Miller Co., AR- 12% vaccinated, 72.1%Trump voters
King Co., TX- 15% vaccinated, 95.0%Trump voters
Harding Co., SD- 15% vaccinated, 92.0%Trump voters
Cameron Parish, LA- 15% vaccinated, 90.7%Trump voters
McCone Co, MT- 16% vaccinated, 84.7%Trump voters
Holmes Co., OH- 16% vaccinated, 83.2%Trump voters
McKenzie Co., ND- 17% vaccinated, 82.7%Trump voters
Arthur Co., NE- 17% vaccinated, 91.2%Trump voters
Grant Co. NE- 17% vaccinated, 93.3%Trump voters
Logan Co., NE- 17% vaccinated, 90.4%Trump voters
Garfield Co., MT- 17% vaccinated, 94.0%Trump voters
Gaines Co., TX- 18% vaccinated, 89.3%Trump voters
Loving Co., TX- 18% vaccinated, 90.9%Trump voters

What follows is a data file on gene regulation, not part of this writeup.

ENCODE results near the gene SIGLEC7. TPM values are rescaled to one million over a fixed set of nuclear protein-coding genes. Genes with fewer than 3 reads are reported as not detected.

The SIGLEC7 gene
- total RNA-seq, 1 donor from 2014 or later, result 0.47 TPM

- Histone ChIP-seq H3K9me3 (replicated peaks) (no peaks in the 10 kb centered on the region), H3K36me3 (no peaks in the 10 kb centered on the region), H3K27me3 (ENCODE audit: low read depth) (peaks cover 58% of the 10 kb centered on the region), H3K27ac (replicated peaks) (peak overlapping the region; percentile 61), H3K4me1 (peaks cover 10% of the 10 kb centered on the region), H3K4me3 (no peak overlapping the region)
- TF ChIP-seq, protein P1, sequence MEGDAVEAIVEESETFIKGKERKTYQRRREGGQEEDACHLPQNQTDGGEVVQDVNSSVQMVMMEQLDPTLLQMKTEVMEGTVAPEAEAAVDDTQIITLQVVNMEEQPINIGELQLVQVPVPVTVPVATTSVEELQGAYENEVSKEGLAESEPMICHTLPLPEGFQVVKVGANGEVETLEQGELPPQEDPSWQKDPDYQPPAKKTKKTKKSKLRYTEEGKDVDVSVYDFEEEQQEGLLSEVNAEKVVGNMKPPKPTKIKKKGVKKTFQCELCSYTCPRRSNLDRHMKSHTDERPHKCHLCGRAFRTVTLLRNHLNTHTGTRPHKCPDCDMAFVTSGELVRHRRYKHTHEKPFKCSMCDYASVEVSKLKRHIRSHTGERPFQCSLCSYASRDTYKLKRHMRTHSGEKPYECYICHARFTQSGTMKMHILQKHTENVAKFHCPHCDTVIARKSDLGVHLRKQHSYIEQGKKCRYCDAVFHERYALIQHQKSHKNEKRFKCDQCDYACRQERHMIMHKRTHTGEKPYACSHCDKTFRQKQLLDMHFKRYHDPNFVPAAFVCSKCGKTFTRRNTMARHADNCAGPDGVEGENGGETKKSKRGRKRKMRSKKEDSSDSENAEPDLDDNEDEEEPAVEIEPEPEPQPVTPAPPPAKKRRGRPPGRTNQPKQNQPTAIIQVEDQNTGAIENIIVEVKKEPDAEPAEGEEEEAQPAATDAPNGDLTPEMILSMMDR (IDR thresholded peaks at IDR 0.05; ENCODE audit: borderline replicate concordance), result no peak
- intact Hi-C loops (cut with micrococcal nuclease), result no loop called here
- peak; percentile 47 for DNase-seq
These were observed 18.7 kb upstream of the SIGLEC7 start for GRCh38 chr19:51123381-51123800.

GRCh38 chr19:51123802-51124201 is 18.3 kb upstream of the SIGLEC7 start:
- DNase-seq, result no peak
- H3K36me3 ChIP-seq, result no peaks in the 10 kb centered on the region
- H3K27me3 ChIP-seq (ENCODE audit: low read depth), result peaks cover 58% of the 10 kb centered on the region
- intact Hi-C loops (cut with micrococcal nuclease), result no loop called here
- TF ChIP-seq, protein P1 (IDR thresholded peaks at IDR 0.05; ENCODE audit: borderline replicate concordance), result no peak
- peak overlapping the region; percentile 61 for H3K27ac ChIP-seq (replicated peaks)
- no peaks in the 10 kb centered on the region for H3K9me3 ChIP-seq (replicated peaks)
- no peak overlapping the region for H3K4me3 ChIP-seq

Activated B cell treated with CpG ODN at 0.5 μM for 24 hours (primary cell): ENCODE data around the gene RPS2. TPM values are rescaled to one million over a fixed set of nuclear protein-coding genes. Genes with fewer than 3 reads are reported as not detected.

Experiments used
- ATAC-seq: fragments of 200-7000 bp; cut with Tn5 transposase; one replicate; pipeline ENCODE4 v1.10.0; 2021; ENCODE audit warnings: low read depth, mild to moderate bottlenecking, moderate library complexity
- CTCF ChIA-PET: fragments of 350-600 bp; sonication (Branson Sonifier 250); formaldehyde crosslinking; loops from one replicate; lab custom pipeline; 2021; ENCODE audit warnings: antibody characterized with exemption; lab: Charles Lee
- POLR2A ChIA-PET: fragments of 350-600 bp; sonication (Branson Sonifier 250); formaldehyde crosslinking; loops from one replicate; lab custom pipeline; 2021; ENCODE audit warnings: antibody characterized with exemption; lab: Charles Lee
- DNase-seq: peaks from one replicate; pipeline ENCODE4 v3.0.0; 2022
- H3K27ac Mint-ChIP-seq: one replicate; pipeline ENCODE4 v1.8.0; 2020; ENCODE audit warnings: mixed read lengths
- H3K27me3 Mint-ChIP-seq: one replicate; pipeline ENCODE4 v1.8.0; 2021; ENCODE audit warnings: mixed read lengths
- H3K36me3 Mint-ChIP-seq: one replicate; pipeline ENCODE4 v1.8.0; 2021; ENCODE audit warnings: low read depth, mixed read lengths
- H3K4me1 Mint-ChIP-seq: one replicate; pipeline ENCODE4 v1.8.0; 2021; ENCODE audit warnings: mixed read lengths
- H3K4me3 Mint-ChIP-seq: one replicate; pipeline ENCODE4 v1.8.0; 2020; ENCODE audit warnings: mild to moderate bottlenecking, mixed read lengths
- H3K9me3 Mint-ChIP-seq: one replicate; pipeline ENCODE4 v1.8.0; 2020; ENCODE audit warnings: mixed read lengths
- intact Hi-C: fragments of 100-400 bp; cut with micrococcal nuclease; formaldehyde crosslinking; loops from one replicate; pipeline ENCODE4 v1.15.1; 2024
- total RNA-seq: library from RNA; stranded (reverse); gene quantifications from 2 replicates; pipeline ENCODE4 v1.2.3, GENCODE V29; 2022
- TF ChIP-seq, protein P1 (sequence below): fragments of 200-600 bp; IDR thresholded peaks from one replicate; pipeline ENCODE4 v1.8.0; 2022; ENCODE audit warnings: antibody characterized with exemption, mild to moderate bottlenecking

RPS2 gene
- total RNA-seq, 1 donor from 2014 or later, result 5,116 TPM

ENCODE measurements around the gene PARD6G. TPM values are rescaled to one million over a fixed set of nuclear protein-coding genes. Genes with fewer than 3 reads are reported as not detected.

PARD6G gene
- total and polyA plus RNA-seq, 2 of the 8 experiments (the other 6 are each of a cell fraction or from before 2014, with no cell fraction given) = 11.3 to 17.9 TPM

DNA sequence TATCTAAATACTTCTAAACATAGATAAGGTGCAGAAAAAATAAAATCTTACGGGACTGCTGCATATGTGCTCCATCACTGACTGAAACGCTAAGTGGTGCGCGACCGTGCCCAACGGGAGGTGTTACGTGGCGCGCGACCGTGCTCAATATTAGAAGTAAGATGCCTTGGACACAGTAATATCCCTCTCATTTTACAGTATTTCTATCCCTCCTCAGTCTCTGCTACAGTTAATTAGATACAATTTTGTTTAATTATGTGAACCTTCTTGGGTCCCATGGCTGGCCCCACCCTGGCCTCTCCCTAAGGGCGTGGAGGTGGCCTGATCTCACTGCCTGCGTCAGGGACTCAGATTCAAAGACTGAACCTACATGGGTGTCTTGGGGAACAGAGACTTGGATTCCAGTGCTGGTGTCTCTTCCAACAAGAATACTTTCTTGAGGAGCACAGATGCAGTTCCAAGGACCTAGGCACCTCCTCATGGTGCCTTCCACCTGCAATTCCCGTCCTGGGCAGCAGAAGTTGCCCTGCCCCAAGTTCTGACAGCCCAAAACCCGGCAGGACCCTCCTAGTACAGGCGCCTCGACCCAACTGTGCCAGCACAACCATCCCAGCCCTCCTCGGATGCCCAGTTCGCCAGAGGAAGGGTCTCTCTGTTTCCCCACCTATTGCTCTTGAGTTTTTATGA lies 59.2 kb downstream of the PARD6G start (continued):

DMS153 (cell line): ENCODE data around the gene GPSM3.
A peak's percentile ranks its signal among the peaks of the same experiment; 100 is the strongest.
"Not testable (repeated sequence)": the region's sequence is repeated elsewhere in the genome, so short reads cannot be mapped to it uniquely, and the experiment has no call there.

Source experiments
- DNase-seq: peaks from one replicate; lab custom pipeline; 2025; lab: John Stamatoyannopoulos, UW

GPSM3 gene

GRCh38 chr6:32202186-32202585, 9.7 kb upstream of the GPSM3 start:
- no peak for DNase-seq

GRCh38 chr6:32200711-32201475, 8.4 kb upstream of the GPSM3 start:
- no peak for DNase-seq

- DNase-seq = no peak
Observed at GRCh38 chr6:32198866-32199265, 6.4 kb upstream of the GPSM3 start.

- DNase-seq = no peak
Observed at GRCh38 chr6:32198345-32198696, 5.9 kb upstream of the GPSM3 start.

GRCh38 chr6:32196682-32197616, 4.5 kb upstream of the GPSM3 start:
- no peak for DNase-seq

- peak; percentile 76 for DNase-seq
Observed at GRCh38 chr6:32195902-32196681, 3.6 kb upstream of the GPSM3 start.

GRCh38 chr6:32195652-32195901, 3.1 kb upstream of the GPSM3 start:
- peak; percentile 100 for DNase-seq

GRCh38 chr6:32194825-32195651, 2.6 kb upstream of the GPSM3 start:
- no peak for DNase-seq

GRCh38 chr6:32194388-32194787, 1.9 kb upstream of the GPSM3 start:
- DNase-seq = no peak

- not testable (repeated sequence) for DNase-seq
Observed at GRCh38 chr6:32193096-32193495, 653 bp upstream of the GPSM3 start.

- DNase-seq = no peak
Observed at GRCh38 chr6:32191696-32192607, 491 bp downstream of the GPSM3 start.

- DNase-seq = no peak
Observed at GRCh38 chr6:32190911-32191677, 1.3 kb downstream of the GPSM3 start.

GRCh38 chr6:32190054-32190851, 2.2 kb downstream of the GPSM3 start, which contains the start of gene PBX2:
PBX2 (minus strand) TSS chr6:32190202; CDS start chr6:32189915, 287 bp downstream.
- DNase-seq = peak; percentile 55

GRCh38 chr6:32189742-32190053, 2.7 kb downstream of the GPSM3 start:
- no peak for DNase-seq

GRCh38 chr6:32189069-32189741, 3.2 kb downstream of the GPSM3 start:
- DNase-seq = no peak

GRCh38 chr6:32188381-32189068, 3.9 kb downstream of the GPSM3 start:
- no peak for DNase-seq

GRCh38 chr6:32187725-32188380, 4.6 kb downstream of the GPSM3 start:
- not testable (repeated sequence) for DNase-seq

Grant Co., ND- 18% vaccinated, 82.9%Trump voters
Storey Co., NV- 18% vaccinated, 66.3%Trump voters
Powder River Co., MT- 19% vaccinated, 85.4%Trump voters
Billings Co., ND- 19% vaccinated, 85.2%Trump voters
Moore Co., TN- 19% vaccinated, 81.6%Trump voters
Winston Co., AL- 19% vaccinated, 90.3%Trump voters
Crowley Co., CO- 19% vaccinated, 72.6%Trump voters
I'm certain all these fine white folks feel that not getting vaccinated will keep Democratic candidates from coming to their doors to explain what the Green New Deal and Medicare-for-All means. But don't tell Nolte.